The Greek financial crisis, and the decision of the financial ministers of Eurozone member states to shore up the Hellenic states to the degree of €110 billion over three years, underlines the importance of European economic solidarity whilst also revealing its limits.
is an economist and Eurozone specialist at the OFCE
. Ahead of the Eurogroup summit on the 7th May, where the attendees should confirm their €110 billion financial aid package to Greece, she reflects on the three burning questions to arise from the crisis which apply also to the European Union:Author: Are the credit-rating agencies responsible for the crisis and the Greek debt?Céline Antonin: The credit-rating agencies are there to advice on the insolvency risk of a country or a state, in other words the probability that they will default of the debt repayments that it has accrued. The three main agencies (which represent nearly 90% of the market) are the American agencies Standard and Poor’s, Moody’s and Fitch. They were singled out during the subprime crisis partly because of the possible conflict of interest that exists between their credit-rating business and the consulting activities they all carry out with banks (a situation to be resolved by the European rules of November 7th 2009 which should come into force in 2010 in France that will prohibits credit-rating agencies to combine both these two functions).
When speaking not of the private debt, but of the sovereign debt of the state, it is difficult to make the credit-rating agencies directly responsible for the current situation. They are not in effect responsible for the situation of the Greek public finances. However, they could well be accused of having added “fuel to the fire”.
Indeed by downgrading the rating of Greece, they have contributed to increasing the risk premium demanded by investors, and therefore have increased the burden of debt, fuelling a vicious cycle. We therefore cannot say that they are solely responsible for the Greek situation, even if they have done nothing to calm things down.Author: Is Germany to blame for having dragged its heels before helping Greece?CA: I don’t want to be made the defender of Germany, but you have to say it faced with numerous constraints in this affair. In the financial aid package of €110 billion, 80 billion is to be put up by the Eurozone states at a rate of interest of 5%. The share issued in turn to each country will be calculated in proportion to their capital at the ECB. Germany is therefore the main creditor of the Greek rescue: without her there would be no programme.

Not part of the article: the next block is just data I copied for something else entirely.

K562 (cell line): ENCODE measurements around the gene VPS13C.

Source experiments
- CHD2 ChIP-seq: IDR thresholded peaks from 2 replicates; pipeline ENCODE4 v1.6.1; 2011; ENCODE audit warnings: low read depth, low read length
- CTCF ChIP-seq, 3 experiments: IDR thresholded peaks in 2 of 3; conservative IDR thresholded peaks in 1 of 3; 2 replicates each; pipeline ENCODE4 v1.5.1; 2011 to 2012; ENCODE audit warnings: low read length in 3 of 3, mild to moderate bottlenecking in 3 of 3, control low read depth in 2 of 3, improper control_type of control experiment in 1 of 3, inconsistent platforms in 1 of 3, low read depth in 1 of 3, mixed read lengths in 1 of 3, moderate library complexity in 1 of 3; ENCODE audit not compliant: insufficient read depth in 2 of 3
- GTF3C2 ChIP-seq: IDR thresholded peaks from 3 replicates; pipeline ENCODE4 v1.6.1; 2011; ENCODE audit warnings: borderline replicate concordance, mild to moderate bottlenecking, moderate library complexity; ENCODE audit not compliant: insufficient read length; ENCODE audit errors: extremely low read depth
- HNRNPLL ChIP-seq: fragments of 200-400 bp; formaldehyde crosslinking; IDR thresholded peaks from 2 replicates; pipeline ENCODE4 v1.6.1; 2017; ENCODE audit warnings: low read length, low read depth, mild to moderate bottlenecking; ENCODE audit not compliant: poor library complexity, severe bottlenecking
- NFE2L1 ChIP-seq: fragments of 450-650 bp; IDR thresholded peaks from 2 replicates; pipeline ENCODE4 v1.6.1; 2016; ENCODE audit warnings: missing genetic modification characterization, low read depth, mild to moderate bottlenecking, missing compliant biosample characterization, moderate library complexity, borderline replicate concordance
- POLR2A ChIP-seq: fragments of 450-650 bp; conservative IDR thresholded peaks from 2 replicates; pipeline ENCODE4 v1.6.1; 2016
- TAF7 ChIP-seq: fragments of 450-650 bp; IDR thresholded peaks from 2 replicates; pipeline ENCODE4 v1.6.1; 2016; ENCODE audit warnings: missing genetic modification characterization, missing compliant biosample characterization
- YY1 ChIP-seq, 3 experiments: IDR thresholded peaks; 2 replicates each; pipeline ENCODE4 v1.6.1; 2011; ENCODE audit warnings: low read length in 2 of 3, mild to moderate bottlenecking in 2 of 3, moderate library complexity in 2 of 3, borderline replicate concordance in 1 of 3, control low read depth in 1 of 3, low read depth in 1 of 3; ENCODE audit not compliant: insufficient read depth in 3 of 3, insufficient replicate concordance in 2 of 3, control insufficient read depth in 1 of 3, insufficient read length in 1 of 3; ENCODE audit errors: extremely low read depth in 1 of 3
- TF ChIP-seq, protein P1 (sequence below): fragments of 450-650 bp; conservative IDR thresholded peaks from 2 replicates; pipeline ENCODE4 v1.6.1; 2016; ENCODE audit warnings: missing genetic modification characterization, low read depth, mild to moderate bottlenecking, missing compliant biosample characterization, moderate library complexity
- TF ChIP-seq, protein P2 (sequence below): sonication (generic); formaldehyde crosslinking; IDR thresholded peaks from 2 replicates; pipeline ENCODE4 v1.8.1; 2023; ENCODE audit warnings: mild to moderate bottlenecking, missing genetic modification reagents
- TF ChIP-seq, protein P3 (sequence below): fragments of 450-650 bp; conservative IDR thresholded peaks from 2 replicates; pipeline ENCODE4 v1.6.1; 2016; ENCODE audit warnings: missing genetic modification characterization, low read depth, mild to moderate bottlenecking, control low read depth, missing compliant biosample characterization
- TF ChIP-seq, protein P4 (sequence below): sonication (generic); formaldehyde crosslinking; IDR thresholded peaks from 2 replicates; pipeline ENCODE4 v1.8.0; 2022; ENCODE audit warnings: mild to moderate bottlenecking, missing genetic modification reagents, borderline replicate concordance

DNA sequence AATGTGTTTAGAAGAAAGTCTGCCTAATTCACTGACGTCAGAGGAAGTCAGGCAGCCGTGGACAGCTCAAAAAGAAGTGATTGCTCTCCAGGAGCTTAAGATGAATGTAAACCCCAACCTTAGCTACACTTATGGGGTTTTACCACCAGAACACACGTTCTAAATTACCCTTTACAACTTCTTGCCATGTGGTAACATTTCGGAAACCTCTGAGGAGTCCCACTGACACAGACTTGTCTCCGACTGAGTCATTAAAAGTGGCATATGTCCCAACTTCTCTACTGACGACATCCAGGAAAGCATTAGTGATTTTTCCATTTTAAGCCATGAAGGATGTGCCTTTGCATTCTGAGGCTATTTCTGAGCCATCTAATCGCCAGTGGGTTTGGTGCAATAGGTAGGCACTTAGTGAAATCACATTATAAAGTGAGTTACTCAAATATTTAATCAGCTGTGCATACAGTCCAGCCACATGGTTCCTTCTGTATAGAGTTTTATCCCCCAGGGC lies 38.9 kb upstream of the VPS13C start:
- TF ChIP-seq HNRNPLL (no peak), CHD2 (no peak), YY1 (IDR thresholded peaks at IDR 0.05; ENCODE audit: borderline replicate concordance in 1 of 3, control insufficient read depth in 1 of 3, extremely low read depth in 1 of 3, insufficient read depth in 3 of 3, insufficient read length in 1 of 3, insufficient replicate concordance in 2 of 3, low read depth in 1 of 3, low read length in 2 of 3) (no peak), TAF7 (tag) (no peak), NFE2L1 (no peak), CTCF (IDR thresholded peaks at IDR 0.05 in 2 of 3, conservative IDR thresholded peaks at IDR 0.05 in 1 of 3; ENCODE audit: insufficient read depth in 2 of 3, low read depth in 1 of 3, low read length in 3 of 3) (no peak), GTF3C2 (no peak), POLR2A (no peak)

Two phenomena are blocking the Chancellor Angela Merkel. Firstly, the German constitution is very restrictive when it comes to the federal state being able to grant financial assistance to any member state of the EU. It is therefore necessary to amend it in order to participate in the bailout plan negotiated between the EU and the IMF.
Secondly, the German regional elections are taking place on May 9th, and according to a survey conducted by France 24 and Die Welt (in which 1009 German citizens were sampled), 57% were opposed to a Greek financial bailout plan, which does not encourage Germany to be overly cooperative.
The Germans also envisage that in accepting to help Greece without flinching, other fragile member states such as Portugal or Spain could be the next on the list to seek financial assistance. Our German neighbours do not want to be in a bottomless barrel. At the same time, this procrastination is not related to the deterioration in the repayment obligations of the Greek debt. One could say that the time required by Angela Merkel to enter back into the dialogue of economic solidarity has not calmed Greek tensions.
Author: Could the Euro area really be dissolved? What does this crisis tell you about the economic union in Europe?
CA: Kicking Greece out of the Eurozone would not resolve this situation. Firstly, because the treaties do not foresee it. Next, because its debt would remain denominated in Euros while its currency would be devalued and this would render its debt burden all the more heavier to shoulder. Instead, the Euro is today an opportunity for Greece. This economic crisis is one of the worst storms that Europe has had to face in its recent history, but the bad weather has recently been more in the political arena (the Bolkenstein directive, Lisbon Treaty, etc…)
It all depends on the consensus that will be found in the May 7th meeting: if the Eurozone countries are able to find a quick consensus the Eurozone will be able to come away stronger, having avoided the worst, but the diplomatic procrastination of these past few weeks have undeniably served as a blow to the Eurozone and to the European Union, even a rejection.
The Greek crisis has revealed the deep divisions that exist: Germany has still not renounced the policy of the strong Euro and the differences are very distinct between the states which respect the Stability Pact and those which are not. In short, what has been left viable by the chain reaction started by the Greek crisis is the existence of a Eurozone at many speeds.